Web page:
it might justifiably have reached a different result upon a de novo review.'" Jones v. Sullivan, 949
F.2d 57, 59 (2d Cir. 1991).9/
The Court, however, will not defer to the Commissioner's determination if it is "'the
product of legal error.'" E.g., Duvergel v. Apfel, 99 Civ. 4614, 2000 WL 328593 at *7 (S.D.N.Y.
Mar. 29, 2000) (Peck, M.J.); see also, e.g., Douglass v. Astrue, 496 F. App'x 154, 156 (2d Cir.
See also, e.g., Florencio v. Apfel, 98 Civ. 7248, 1999 WL 1129067 at *5 (S.D.N.Y. Dec. 9,
1999) (Chin, D.J.) ("The Commissioner's decision is to be afforded considerable deference;
the reviewing court should not substitute its own judgment for that of the Commissioner,
even if it might justifiably have reached a different result upon a de novo review."
(quotations & alterations omitted)).
See also, e.g., Halloran v. Barnhart, 362 F.3d at 31; Jasinski v. Barnhart, 341 F.3d at 184;
Veino v. Barnhart, 312 F.3d at 586; Shaw v. Chater, 221 F.3d at 131; Brown v. Apfel, 174
F.3d at 61; Perez v. Chater, 77 F.3d at 46.
See also, e.g., Campbell v. Astrue, 465 F. App'x 4, 6 (2d Cir. 2012); Veino v. Barnhart, 312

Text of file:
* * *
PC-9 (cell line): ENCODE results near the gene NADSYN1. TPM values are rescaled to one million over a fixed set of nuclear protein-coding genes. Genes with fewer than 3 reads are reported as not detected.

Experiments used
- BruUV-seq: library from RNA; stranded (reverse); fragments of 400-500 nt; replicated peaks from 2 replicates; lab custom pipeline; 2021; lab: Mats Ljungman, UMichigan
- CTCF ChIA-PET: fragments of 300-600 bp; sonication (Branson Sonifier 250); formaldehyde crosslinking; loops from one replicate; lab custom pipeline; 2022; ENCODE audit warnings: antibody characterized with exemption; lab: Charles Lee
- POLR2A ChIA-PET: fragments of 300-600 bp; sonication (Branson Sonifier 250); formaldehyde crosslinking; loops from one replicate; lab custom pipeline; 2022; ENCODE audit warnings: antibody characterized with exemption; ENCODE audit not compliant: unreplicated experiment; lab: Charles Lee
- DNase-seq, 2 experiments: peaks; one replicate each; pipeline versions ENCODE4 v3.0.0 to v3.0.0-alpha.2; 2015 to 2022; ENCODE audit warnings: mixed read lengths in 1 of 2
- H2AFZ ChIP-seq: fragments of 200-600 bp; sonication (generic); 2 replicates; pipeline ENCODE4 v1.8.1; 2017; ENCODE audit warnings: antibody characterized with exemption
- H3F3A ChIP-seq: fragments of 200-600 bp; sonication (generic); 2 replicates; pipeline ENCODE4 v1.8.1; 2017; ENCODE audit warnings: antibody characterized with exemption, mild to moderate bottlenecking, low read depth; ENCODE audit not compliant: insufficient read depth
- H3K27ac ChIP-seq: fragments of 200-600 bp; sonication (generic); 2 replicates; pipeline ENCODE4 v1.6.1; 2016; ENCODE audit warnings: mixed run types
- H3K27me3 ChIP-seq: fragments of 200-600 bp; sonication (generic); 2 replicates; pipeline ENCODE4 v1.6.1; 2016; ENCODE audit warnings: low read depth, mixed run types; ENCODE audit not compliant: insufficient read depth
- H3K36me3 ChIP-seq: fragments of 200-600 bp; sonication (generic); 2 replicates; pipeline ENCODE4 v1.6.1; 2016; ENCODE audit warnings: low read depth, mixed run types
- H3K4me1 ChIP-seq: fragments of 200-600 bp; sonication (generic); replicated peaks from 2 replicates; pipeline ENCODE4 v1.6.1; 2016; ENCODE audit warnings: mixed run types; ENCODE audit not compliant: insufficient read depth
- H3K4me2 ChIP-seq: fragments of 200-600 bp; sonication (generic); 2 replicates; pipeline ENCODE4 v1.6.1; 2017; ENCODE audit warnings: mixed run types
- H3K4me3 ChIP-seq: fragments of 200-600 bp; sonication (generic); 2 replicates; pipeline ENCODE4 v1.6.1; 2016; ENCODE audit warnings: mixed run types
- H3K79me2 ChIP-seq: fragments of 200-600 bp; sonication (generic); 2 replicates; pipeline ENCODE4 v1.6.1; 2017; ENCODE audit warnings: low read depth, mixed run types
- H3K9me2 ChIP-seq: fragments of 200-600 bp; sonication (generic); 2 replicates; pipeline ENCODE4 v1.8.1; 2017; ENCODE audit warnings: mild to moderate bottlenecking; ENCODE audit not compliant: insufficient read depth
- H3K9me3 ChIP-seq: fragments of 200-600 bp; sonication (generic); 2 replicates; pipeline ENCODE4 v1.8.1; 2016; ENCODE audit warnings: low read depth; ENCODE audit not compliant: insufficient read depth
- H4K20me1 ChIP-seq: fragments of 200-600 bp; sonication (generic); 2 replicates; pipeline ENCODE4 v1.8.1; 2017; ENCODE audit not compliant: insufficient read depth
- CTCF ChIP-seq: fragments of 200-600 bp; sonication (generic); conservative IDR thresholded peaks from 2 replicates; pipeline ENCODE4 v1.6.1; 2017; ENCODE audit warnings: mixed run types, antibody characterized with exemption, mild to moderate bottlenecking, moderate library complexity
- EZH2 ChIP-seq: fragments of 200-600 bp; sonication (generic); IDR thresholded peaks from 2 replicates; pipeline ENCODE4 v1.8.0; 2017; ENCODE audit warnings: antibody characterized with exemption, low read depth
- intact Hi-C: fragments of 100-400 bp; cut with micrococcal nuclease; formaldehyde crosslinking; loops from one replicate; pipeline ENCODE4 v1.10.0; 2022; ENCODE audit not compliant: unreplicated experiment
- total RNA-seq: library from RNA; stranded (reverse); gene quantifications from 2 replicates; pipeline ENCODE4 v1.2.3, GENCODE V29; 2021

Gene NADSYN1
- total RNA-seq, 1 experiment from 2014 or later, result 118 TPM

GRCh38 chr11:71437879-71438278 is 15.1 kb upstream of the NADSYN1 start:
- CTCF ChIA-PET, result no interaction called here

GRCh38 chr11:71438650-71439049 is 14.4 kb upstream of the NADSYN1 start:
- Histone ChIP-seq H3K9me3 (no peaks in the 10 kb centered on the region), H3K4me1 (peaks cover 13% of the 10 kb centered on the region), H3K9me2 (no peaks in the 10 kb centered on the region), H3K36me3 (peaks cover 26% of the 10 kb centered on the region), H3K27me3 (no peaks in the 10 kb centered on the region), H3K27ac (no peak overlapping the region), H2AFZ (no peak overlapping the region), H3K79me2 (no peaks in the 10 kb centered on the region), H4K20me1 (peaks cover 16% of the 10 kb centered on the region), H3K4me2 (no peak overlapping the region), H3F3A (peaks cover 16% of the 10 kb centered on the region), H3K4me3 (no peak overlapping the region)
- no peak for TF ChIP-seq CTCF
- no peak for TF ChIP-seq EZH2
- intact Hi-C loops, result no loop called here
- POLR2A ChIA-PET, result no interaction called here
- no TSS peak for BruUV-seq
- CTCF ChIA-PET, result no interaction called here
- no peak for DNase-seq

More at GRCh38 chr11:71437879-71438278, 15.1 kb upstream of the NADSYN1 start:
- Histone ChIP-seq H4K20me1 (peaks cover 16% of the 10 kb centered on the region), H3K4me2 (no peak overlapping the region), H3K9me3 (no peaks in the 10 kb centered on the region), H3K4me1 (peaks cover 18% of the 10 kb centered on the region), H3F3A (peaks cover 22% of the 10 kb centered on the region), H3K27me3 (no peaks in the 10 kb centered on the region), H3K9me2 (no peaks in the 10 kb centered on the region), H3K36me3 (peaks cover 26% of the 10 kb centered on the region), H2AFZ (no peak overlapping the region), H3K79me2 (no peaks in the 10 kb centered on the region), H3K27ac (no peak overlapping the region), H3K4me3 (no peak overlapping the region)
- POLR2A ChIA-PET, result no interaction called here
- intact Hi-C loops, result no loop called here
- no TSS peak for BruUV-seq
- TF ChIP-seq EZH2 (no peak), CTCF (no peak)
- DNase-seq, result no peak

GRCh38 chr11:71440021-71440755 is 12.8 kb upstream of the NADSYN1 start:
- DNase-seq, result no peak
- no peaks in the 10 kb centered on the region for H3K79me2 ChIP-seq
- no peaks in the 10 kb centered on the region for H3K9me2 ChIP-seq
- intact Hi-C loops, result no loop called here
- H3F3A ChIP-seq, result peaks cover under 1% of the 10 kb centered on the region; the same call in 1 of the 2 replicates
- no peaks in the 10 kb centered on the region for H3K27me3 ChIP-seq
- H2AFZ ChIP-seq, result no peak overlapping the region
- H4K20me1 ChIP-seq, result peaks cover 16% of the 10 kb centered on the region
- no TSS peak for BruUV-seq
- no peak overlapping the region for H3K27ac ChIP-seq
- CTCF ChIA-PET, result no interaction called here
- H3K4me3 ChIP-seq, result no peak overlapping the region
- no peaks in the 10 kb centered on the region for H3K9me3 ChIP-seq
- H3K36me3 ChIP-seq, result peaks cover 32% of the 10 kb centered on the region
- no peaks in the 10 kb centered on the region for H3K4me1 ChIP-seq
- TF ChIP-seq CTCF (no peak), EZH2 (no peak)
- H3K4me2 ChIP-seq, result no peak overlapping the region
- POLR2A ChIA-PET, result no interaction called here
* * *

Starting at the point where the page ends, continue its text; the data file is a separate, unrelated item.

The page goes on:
F.3d at 586.
2012); Butts v. Barnhart, 388 F.3d 377, 384 (2d Cir. 2004), amended on other grounds, 416 F.3d 101
(2d Cir. 2005); Tejada v. Apfel, 167 F.3d at 773 (citing cases).
The Commissioner's regulations set forth a five-step sequence to be used in
evaluating disability claims. 20 C.F.R. §§ 404.1520, 416.920; see, e.g., Barnhart v. Thomas, 540
U.S. 20, 24-25, 124 S. Ct. 376, 379-80 (2003); Bowen v. Yuckert, 482 U.S. 137, 140, 107 S. Ct.
2287, 2291 (1987). The Supreme Court has articulated the five steps as follows:
Acting pursuant to its statutory rulemaking authority, the agency has promulgated
regulations establishing a five-step sequential evaluation process to determine
disability. If at any step a finding of disability or nondisability can be made, the SSA
will not review the claim further.  At the first step, the agency will find
nondisability unless the claimant shows that he is not working at a "substantial